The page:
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    Mids: The mids on the Polaris is another two headed beast, and again with a lower half, and an upper half. The lower half something we slightly touched on earlier, usually reserved for lower spectrum vocals, usually male, and full range instruments is affected the by the recess that bottoms out somewhere between 500Hz and 1kHz. In this lower half range the reproduction have a little less body, and just take a step behind when presented, probably a consequence of taming the bass. This is exemplified in the chorus of “Castle on the Hill” by Ed Sheeran especially with the rolling bass drum line that runs throughout the song, the vocals and guitar just lose a bit of resolution and definition and blends in together a bit more.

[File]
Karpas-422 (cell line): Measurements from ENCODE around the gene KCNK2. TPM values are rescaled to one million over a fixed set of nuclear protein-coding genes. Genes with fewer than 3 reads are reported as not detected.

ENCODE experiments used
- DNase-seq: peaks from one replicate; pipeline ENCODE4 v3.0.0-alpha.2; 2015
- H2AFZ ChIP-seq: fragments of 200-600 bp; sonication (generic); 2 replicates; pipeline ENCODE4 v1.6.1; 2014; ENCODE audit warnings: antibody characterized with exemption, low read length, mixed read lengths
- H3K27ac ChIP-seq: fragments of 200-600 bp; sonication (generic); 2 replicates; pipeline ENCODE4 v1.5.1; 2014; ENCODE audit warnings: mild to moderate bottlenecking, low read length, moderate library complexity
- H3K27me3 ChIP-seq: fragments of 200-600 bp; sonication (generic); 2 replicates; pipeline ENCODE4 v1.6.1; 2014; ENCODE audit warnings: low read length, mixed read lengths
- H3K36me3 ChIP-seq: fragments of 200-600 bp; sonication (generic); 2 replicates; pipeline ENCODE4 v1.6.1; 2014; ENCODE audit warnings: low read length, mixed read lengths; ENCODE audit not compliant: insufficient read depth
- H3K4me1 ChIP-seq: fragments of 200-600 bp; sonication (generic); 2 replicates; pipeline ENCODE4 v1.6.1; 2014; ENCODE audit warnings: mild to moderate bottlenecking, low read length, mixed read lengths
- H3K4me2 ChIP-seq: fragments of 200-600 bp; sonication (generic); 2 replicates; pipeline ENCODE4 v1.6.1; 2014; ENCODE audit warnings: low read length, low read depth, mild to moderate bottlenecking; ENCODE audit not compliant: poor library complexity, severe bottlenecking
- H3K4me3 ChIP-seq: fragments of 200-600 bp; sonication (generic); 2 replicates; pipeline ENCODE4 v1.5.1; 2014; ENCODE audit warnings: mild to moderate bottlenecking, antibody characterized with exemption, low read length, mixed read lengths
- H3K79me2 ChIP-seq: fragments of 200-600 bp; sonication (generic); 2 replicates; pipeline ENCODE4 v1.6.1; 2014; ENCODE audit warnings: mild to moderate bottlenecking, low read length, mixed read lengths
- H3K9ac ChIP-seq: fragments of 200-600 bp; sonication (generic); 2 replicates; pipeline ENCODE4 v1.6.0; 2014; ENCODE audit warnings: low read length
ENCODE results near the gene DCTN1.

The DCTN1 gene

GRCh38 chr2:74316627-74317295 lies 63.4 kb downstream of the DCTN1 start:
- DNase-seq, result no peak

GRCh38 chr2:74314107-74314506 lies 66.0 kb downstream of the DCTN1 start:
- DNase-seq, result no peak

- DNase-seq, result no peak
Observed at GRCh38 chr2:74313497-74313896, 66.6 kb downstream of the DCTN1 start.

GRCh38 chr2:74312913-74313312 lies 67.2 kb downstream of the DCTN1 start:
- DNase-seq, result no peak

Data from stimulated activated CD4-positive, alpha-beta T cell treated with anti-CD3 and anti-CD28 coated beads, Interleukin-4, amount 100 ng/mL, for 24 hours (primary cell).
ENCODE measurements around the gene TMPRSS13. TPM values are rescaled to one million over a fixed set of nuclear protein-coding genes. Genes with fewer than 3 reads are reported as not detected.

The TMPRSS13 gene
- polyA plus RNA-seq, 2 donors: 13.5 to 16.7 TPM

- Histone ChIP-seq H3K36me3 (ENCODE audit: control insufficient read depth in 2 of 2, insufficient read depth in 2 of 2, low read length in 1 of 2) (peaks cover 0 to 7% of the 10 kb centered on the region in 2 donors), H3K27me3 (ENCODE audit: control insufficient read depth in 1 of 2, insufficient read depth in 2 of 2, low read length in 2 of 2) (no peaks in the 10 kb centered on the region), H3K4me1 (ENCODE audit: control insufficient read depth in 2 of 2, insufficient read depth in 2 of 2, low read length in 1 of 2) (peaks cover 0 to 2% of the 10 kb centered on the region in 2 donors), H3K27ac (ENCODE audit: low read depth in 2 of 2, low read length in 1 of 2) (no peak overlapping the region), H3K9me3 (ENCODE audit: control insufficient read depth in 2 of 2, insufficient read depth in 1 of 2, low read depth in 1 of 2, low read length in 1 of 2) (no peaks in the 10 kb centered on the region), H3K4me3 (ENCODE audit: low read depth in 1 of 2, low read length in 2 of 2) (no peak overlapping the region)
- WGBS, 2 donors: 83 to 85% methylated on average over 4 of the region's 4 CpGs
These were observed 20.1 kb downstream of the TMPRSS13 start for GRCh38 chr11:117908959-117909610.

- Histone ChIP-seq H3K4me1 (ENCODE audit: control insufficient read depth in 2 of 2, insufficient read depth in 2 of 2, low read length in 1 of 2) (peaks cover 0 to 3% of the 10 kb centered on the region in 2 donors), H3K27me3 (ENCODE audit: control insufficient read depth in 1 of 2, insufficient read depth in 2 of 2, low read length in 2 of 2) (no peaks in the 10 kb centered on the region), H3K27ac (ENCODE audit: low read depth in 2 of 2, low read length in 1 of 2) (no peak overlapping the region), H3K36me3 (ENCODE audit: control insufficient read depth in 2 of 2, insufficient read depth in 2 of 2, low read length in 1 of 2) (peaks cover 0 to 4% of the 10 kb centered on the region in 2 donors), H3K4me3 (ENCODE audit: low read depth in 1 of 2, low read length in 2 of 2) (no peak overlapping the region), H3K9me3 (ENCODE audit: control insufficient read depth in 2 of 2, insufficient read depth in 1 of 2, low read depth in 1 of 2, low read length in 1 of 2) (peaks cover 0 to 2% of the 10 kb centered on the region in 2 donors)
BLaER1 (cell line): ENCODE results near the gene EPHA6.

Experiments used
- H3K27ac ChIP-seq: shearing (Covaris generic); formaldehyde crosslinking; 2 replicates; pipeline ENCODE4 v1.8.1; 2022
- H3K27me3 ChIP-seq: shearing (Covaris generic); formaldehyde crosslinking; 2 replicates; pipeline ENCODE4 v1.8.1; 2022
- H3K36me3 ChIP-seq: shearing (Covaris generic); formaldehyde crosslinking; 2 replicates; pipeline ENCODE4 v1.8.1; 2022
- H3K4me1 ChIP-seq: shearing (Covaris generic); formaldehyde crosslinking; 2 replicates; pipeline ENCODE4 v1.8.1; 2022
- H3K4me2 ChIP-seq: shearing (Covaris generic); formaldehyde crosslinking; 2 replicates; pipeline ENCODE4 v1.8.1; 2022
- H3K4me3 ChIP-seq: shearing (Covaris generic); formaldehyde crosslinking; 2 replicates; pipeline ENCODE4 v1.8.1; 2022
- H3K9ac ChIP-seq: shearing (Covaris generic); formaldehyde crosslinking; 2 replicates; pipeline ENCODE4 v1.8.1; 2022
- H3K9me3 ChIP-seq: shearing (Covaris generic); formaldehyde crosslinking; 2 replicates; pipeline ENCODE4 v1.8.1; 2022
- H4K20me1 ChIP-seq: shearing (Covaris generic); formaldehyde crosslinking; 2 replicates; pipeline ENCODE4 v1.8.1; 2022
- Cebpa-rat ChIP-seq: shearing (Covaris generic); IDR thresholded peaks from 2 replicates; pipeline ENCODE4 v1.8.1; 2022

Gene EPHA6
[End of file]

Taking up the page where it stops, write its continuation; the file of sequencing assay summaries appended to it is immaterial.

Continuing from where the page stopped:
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    The upper half on the other hand is just a polar(is) opposite, there seems to be a crescendo towards 2k Hz. “Valerie” by the late, wonderful Amy Winehouse has her voice forward, almost enveloping you, and when she does mini runs during the outro the feeling gets even more enhanced. There’s a sense of “emotion” in the way it reproduces vocals, where getting the grit and texture of the voice is imperative, the Polaris nails this. A great song that really showcases the midrange response is “Hello” or “Turnin’ Tables” by Adele, in the verse she sings slightly lower notes, and when she gets to the chorus the run she makes gradual increases in the note, and the top of those runs there’s some extra “oomph” that brings it a little higher, a little more forward, it helps encapsulate the emotive sense I mentioned before. The instruments in this range follow the same formula, as the pitch increases they get better definition, and fuller rendering, think of it like the Polaris is more an Adele IEM vs a John Mayer IEM, though it still does both well.